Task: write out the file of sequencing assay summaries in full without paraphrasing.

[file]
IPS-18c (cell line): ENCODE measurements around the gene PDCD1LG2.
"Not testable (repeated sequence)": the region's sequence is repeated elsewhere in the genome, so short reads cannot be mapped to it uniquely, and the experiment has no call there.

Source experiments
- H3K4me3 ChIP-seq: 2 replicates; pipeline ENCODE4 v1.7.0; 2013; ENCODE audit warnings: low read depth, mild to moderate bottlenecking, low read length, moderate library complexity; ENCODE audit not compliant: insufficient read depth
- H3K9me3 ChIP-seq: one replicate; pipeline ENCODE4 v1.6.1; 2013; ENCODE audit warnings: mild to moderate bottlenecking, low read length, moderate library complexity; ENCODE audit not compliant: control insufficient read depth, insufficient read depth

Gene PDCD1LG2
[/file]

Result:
IPS-18c (cell line): ENCODE measurements around the gene PDCD1LG2.
"Not testable (repeated sequence)": the region's sequence is repeated elsewhere in the genome, so short reads cannot be mapped to it uniquely, and the experiment has no call there.

Source experiments
- H3K4me3 ChIP-seq: 2 replicates; pipeline ENCODE4 v1.7.0; 2013; ENCODE audit warnings: low read depth, mild to moderate bottlenecking, low read length, moderate library complexity; ENCODE audit not compliant: insufficient read depth
- H3K9me3 ChIP-seq: one replicate; pipeline ENCODE4 v1.6.1; 2013; ENCODE audit warnings: mild to moderate bottlenecking, low read length, moderate library complexity; ENCODE audit not compliant: control insufficient read depth, insufficient read depth

Gene PDCD1LG2